Just in time for the holidays, Timbuk2 has announced Limited Edition Messenger bags – 43 styles, 18 speciality materials, classic Timbuk 2 Designs, and all sewn in San Francisco. While I’ve got a new lust for re.load baggage, I’ve been very happy with my Pro Series Messenger Backpack (shown below). Not only does it a carry all my stuff when traveling, it can be seen from the International Space Station! I think it also confuses the TSA, as it’s so bright, I get through security lines a bit easier.
A few years ago, I’d ride in any weather, a lot like that scene in Forrest Gump, in the storm, where I’d challenge the winds and rain to throw more at me. The defiance comes from learning how to ride in the Tri-Cities, where the wind blows in all directions all the time and my intense dislike for trainers. The defiance was tempered a few years ago, when I suddenly slipped in the snow and slid down a hill into a parked car and another time when the visibility was so bad, I rode right off the bike path into the Puget Sound.
So, as predictable as seeing a cyclist riding in shorts with bare knees, no matter how cold it is, I bet someone is out riding today, in Seattle, in the snow.
I’ve ridden in it all, not so much anymore, but though I’d ask what are your limits? What will you ride and not ride?
Admittedly, my indoor trainer discipline is low, terrible, and I’d normally rather ride in a hailstorm that sit on a butt-numbing trainer. But with the non-stop rain finally getting to me, it’s time to commit to riding inside. I decided a new trainer may help my motivation and ordered a Tacx Cosmos. The Cosmos is a programmable trainer with a unique motorbrake that simulates climbs, downhill coasting, and amazingly a “road feel.” It also produces enough power to break your legs - I learned this by blowing during an especially hard effort (ramp test) to baseline my fitness for the new season.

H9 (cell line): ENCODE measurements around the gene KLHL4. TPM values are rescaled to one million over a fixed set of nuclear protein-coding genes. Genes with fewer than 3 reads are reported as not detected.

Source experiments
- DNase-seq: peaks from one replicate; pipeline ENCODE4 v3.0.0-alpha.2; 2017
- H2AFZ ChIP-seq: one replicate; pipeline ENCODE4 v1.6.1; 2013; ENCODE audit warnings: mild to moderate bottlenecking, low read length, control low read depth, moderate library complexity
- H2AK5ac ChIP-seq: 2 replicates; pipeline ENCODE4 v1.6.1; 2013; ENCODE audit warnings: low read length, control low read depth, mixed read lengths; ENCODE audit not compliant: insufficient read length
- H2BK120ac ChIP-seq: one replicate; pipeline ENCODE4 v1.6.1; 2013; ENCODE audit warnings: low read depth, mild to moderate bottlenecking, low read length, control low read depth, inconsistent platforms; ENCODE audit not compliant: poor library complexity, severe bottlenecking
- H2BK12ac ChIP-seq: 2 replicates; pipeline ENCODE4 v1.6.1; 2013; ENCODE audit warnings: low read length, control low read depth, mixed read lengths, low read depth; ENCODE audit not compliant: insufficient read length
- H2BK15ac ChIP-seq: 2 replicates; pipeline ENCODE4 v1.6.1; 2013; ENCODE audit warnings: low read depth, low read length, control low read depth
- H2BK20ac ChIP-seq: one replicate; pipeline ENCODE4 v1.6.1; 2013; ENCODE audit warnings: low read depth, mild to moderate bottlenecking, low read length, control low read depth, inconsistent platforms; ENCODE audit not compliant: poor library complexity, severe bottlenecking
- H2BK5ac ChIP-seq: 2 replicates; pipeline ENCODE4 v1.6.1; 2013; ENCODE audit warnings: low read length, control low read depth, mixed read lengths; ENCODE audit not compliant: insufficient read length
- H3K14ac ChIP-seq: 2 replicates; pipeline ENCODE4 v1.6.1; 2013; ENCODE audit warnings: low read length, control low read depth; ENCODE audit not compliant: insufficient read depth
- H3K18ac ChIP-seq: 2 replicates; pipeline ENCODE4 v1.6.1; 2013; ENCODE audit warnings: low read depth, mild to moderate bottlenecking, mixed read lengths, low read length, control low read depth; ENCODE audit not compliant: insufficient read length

I’ll post a long term report after another few weeks on the Cosmos. Initially, I’m really impressed and also learned that it’s a complicated trainer requiring lots of time to setup, learn, and program. The software is a world unto itself and without concerted patience is very frustrating. Once you figure out that you’re connected directly to the LCD panel and not in a Windows application, it starts to make more a bit more sense. To help program the Cosmos and the Tacx family of virtual trainers, there’s a growing community of users figuring it out, offering conversion tools, and sharing workouts – here are the results from my ramp test zipped and in .hrm and .wko formats. (note Cyclingpeaks is reving their workout software to read the Tacx format)
Considering that today in Seattle, after more than a month of rain, it snows and then starts raining again, I’ll spend lots of hours on the Cosmos.
Our friends at Bike Portland posted this weekend about the bustling bike industry in Portland. The topic is on the front page of the Oregonian and the Portland Development Commission is working to attract more bike-based business. This quote from Matt O’Rourke, Vice President Chris King Precision Components, says it all
Portland is a whole new day for us. Chris and I are so incredibly optimistic about the town, our new building, the new people that we have interviewed and hired, everything.
Seattle (and any City) should take note.
Writing for the Seattle PI, Washington State Senator Dan Swecker defends car culture as being necessary. Dan apparently missed the basic tenet that when you build bigger roads, people fill them up, and it never ends. Dan’s mindset is the same as those that want to save the Viaduct or thought it was a good idea to run I-5 right through the middle of downtown Seattle. To the absolute contrary, if you add more bike lanes, and less car lanes, people will ride bikes and drive less.
I believe that fact even more after watching Contested Streets, a documentary that studies how NYC relinquished quality of life for the automobile and contrasts NYC to London, Paris, and Copenhagen. Those cities have focused on the bicycle as a primary transporter and changed their streets and traffic flow to allow for more bikes. I also saw thousands of cyclists in Spain riding beautiful boulevards to work, for errands, and just getting around.
What I’d ask Dan and anyone lobbying for more traffic lanes is what quality of live does that benefit? How much does anyone enjoy sitting in 4 lanes or 6 lanes of traffic? I’d also hope they could watch Contested Streets. It’s an excellent work. I grabbed a DVD from the Interbike press room and finally ripped it to my iPod Video and watched it on a flight a couple weeks ago.